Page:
Zombieland: Double Tap
Ten years after we left Tallahassee (Woody Harrelson), Columbus (Jesse Eisenberg), Wichita (Emma Stone) and Little Rock (Abigail Breslin), they are still together, facing new challenges from evolving zombies and other survivors, like the addled Madison (Zoey Deutch), who’s captured Columbus’s attention much to Wichita’s exasperation ,or the black-hatted Albuquerque (Luke Wilson) and blonde, curly-haired Flagstaff (Thomas Middleditch) whom Tallahassee finds ‘uniquely annoying’ in “Zombieland: Double Tap.”
Laura's Review: B
It’s as simple as this – if you enjoyed 2009’s “Zombieland,” you’ll enjoy its 2019 sequel in, perhaps even a little bit more than the first one. "Deadpool's" Rhett Reese & Paul Wernick and "The Expendables" franchise writer Dave Callaham favor characters over zombie mayhem even as they introduce new breeds, returning "Zombieland" director Ruben Fleischer using his action scenes to differentiate how this motley family responds to circumstance. Fleischer also smoothes out the dead spots that bogged down his original film while reining in the bloat of his prior climax.
As in the first one, it is Eisenberg’s narration that reintroduces us to his odiferous world. As we watch the foursome taking out walking dead in front of a decrepit and overgrown White House, we learn that Homers are dumb, Hawkings intelligent and Ninjas silent and swift. We also discover that Little Rock is yearning to leave the nest and find romance, Tallahassee’s father figure smothering her, just as Wichita panics when Columbus pops the question (complete with the Hope diamond). The confident male odd couple awakens to find a note, Tallahassee’s ‘beast’ gone along with the sisters.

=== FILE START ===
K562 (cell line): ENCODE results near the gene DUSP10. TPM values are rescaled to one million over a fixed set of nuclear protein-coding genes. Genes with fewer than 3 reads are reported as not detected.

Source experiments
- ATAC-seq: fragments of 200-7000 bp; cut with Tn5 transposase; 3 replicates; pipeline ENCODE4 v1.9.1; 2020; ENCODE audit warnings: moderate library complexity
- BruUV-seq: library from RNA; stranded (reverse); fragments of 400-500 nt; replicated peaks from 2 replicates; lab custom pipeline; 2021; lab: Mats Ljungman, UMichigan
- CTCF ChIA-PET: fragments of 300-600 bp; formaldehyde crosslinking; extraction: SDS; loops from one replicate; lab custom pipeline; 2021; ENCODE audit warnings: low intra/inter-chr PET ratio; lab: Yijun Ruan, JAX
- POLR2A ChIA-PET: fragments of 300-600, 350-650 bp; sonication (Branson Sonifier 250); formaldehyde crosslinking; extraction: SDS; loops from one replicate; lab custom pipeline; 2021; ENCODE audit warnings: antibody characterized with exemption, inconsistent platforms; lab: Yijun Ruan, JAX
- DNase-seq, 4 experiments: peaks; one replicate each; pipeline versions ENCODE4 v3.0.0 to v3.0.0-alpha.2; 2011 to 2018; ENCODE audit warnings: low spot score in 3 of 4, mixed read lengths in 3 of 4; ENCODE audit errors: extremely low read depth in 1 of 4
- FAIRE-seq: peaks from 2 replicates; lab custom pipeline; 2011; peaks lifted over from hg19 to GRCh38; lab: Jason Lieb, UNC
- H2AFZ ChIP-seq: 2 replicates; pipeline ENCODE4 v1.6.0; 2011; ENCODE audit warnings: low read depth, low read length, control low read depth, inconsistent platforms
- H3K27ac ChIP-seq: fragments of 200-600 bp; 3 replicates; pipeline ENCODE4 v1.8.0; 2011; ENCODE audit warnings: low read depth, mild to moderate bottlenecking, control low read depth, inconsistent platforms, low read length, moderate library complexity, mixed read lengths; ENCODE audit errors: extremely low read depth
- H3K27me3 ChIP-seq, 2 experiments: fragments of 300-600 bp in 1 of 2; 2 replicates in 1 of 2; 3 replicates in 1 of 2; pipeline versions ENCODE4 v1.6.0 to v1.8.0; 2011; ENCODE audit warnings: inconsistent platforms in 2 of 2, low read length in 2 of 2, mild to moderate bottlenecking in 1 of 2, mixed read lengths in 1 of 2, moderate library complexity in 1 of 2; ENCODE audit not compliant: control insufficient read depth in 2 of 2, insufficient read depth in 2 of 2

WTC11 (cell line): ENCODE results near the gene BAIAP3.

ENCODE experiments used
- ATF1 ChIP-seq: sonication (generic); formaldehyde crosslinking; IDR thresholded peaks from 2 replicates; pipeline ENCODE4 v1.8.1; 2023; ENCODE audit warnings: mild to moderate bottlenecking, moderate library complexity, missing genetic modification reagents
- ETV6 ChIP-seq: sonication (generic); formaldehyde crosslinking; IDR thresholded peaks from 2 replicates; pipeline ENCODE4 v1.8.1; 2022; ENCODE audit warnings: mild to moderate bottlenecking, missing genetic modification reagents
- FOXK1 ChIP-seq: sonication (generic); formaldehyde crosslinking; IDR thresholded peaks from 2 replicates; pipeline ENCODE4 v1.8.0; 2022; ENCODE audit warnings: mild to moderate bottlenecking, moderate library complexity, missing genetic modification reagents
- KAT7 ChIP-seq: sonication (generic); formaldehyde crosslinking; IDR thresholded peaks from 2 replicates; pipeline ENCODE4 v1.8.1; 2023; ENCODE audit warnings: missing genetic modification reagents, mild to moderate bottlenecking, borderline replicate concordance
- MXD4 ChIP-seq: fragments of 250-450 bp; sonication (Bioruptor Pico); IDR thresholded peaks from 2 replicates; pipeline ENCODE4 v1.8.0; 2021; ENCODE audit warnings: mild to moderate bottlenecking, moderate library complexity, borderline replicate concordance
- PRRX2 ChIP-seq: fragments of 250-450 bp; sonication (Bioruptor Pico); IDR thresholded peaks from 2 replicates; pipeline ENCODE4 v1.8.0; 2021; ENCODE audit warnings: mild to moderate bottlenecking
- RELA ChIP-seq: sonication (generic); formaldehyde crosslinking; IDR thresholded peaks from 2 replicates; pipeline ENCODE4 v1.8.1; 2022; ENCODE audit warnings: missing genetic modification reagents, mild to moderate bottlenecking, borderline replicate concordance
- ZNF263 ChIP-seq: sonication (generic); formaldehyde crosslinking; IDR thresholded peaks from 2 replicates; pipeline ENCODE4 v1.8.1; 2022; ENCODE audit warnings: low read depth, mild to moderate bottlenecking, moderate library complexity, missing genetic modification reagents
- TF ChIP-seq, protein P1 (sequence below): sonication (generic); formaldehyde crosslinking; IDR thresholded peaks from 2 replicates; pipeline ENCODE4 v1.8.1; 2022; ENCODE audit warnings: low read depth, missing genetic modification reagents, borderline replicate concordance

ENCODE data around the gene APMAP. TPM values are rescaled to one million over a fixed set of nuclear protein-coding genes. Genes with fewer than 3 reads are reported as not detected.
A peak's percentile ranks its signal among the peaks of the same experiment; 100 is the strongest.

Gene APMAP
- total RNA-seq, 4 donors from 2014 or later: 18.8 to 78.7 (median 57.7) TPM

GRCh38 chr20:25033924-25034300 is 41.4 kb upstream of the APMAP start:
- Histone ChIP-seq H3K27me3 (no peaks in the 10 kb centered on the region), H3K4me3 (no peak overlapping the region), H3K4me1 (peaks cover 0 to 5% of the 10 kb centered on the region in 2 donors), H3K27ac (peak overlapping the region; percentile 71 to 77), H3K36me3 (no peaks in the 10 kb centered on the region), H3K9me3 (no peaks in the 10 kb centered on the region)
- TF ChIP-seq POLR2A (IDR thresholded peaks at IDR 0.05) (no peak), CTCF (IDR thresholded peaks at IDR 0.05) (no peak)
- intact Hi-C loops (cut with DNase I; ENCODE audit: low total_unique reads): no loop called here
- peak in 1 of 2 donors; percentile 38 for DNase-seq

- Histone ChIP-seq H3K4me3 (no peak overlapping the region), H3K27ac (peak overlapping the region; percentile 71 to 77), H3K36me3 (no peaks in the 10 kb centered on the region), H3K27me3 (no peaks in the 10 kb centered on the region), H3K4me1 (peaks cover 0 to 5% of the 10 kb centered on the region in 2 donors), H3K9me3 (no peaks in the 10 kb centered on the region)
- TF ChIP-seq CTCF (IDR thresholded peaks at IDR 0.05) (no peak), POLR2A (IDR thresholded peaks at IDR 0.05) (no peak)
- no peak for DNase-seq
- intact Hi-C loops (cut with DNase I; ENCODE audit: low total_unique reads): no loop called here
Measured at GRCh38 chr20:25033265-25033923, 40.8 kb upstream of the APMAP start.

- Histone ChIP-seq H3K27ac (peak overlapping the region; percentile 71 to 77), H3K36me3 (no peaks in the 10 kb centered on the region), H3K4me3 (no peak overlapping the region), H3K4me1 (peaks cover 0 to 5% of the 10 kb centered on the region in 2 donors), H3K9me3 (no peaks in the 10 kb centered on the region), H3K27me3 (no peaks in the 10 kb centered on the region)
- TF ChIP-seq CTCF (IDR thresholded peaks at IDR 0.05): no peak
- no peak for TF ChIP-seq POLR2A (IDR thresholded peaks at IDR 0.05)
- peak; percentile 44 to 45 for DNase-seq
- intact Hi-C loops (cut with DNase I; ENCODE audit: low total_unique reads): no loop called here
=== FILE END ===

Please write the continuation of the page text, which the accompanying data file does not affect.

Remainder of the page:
A month later, Tallahassee is growing tired of Columbus’s broken heart as the two segway around a mall. He’ll be further taxed when Columbus comes across Madison in a scented candle store, the young woman’s enthusiastic ditziness giving rise to a plethora of ‘brains’ jokes. The morning after the young couple’s enthusiastic night of sexual release, though, who should return but Wichita, presumably looking to restock her weaponry to go out on the road to find Little Rock who’s taken off with pacifist musician Berkeley (Avan Jogia, 2019's "Shaft") for Graceland.
The script has set up all kinds of nice tension for these talented actors to riff on, scene stealer Deutch like a hand grenade thrown into the midst of the original cast. ‘Silicon Valley’s’ Middleditch does a nice Eisenberg impersonation, the two forming a competitive mutual admiration society as they compare Flagstaff’s ‘Commandments’ to Columbus’s Rules. Luke Wilson is less a match for Harrelson, who enjoys more friction with Nevada (Rosario Dawson), the sexy romantic interest he wasn’t looking for.
If you were expecting ‘more of the same,’ you will get that, but the filmmakers have taken care to add enough new elements to shake things up without losing what made the original work in the first place. ‘Murraying’ may be a new term for accidentally killing someone mistaken for a zombie, but stick around for a post credit flash back featuring the great man himself.